Julianne Moore in Still Alice “In one of my first films, Short Cuts, I am nude from the waist down. I guess it was scary. And challenging. But it’s not as scary as skiing. I only feel brave when something really terrifies me, and, in my case, that would be skiing.”  

Watch a video interview with Julianne Moore here.  

Emanuel Ungaro gown; Christian Louboutin shoes.
Julianne Moore in Still Alice “In one of my first films, Short Cuts, I am nude from the waist down. I guess it was scary. And challenging. But it’s not as scary as skiing. I only feel brave when something really terrifies me, and, in my case, that would be skiing.”

Watch a video interview with Julianne Moore here.

Emanuel Ungaro gown; Christian Louboutin shoes.

With the exception of movies about comic book heroes like Captain America and Spider-Man, as well as The Hunger Games, with its ** Katniss Everdeen, nearly every film—especially those in the holiday “prestige” season—was based on the life of a real person. Audiences looking to encounter new characters and nonhistoric narratives had to tune in to premium cable television. On the big screen, Eddie Redmayne was stunning as the genius physicist Stephen Hawking; Reese Witherspoon was courageous as Cheryl Strayed, who walked more than 1,000 miles along the Pacific Crest National Scenic Trail after her mother’s death; and Benedict Cumberbatch was riveting as the largely forgotten Alan Turing, the brilliant mathematician and cryptanalyst who helped end World War II and whose Turing machine was a precursor to the modern-day computer. Real people were also brought vividly to life by Amy Adams (as the artist Margaret Keane, who created the Big Eyes paintings in the 1960s), Bradley Cooper (as Chris Kyle, the most accurate sniper in military history), and Steve Carell (as John E. du Pont, the American chemical-company heir who collected Olympic wrestlers and may have been insane). The list of last year’s epic male roles goes on: David Oyelowo as Martin Luther King Jr.; Timothy Spall as J.M.W. Turner, the English landscape painter. Even Boyhood, the fascinating film made over a period of 12 years that traces the life of a child from age 6 to 18, has the feel of an artistic reality show—the power of the work is in its docudrama veracity.

There were, of course, some notable exceptions to the maelstrom of characterizations straight out of the history books. In Birdman, Michael Keaton appeared as a version of himself—a once successful actor who played a caped crusader—and he, Edward Norton, and Emma Stone all shine in this backstage drama about the complex connection between ego, ambition, and creativity. Miles Teller and J.K. Simmons are locked in a different version of that emotional battle in Whiplash, about an aspiring jazz drummer and his sadistic teacher. Like Birdman, Whiplash has a larger message about the search for excellence and its cost. And, in A Most Violent Year, Oscar Isaac embodies a new version of the immigrant story. As a self-made businessman out to achieve the American Dream of wealth and status, he attempts to be civilized and to keep his violent tendencies in check. That proves to be nearly impossible.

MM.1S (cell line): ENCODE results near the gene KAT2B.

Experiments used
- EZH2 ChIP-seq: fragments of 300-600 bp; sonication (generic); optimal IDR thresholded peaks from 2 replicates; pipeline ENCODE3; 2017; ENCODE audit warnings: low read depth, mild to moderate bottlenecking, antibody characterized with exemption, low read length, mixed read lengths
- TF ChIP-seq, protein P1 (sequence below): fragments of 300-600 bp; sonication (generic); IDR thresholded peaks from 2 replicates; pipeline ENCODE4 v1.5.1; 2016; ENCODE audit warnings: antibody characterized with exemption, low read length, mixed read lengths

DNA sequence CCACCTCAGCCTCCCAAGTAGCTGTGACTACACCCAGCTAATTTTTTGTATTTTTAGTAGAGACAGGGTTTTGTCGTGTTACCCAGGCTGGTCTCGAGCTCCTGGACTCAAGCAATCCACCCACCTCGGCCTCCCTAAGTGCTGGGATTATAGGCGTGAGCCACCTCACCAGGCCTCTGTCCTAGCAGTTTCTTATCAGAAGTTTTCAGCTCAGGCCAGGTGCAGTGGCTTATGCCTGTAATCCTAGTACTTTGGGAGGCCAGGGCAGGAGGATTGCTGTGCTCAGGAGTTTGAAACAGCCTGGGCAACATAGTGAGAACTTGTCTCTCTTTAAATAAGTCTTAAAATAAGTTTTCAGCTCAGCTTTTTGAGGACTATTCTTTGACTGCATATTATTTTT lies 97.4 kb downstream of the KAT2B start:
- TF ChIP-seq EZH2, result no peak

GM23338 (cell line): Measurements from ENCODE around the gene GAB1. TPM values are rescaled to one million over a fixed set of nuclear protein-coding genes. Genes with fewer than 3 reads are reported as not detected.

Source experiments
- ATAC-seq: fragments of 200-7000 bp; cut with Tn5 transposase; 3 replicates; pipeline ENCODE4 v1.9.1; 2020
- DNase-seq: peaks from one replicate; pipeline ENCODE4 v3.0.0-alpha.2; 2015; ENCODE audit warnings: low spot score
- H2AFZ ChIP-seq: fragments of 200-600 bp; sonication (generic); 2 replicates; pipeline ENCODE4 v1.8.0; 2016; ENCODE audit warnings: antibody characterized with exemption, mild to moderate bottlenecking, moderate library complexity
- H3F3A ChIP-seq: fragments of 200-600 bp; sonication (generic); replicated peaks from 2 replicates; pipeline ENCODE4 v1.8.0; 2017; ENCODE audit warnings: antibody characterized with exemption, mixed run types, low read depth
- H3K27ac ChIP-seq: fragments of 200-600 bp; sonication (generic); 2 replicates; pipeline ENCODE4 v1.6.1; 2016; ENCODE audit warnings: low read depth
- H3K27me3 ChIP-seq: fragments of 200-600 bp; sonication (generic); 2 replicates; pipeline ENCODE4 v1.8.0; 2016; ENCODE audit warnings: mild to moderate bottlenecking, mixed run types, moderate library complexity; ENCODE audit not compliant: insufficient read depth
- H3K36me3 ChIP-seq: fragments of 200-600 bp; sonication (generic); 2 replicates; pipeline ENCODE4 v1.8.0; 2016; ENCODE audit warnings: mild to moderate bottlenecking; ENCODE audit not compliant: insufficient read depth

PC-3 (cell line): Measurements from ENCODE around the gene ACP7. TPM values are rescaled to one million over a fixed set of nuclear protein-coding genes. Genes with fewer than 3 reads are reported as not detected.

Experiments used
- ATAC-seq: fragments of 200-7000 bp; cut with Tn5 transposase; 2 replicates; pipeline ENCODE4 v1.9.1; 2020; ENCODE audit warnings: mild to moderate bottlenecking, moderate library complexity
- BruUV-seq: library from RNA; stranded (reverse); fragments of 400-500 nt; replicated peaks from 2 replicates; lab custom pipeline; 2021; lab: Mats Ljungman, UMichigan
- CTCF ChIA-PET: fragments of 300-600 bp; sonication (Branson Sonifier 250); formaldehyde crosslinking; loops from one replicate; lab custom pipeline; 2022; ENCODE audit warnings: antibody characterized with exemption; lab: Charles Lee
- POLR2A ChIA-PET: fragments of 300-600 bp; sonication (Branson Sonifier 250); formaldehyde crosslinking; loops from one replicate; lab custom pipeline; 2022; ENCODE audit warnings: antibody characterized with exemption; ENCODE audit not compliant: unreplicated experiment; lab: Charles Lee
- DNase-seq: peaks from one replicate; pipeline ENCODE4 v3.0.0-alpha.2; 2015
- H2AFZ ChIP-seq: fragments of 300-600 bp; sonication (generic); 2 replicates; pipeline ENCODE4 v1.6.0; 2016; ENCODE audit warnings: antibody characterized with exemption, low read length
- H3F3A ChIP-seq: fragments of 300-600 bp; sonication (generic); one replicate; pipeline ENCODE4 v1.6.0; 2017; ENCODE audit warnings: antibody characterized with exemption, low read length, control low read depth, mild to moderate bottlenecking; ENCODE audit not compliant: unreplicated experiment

Isaac’s character is aided by his savvy wife, played with sly intensity by Jessica Chastain. It should be noted that finding an original, intelligent, intuitive, lively female character in 2014 was like coming across a unicorn. There were very few exceptions to the stock character wife who cradles a baby in her arms as she tells her leading man, “Whatever you think, honey.” Defying the stereotypes were the great and subtle Marion Cotillard as a factory worker fighting for her job in Two Days, One Night, Scarlett Johansson as an alluring alien in Under the Skin, and the brilliant Julianne Moore as an early-onset-Alzheimer’s victim in Still Alice. It can’t be a coincidence that two of those films are foreign and one was made independently.

This combination of severely limited female roles and overwhelmingly serious film biographies may have contributed to the sense of abandon that seemed to possess the 39 actors and actresses chosen for this portfolio. The photographer Tim Walker was influenced by the colorful, sun-drenched Los Angeles paintings and photographs of David Hockney, as well as the ’70s free-love aesthetic that informs the artist’s work. From there, the photographic scenarios took cues from Federico Fellini and, naturally, Walker’s own unique perspective. Remarkably, all the actors and actresses were excited to play, to be transformed, to embrace personae that were extreme, odd, and truly fascinating. Perhaps therein lies a message for Hollywood: History is safe, but surprise is thrilling. In 2015, please give these actors new worlds to conquer.

Set Design by Simon Costin at CLM. Produced by Jeffrey Delich. Production Manager: Steph Broom. L.A. Production: Meghan Gallagher and Jane Oh at Connect The Dots. Photographic Manager: Emma Dalzell. Photography assistants: Keith Coleman, James Stopforth, Max Cornwall. Lighting assistant: Scott Froschauer. Makeup assistant: Rachel Singer Clark. Hair assistant: Ryan Mitchell. Fashion assistants: Clemence Lobert, Sam Walker, Sergio Meja. Grooming for Edward Norton by Sonia Lee for La mer at Exclusive Artists Management. Grooming for Chadwick Boseman by Saisha Beecham at Cloutier Remix. Makeup for Reese Witherspoon by Molly R. Stern at Starworks Artists. Special thanks to Michael Osborn, Karuana Karmarkar, Rebel Scenery, Cooper Montgomery.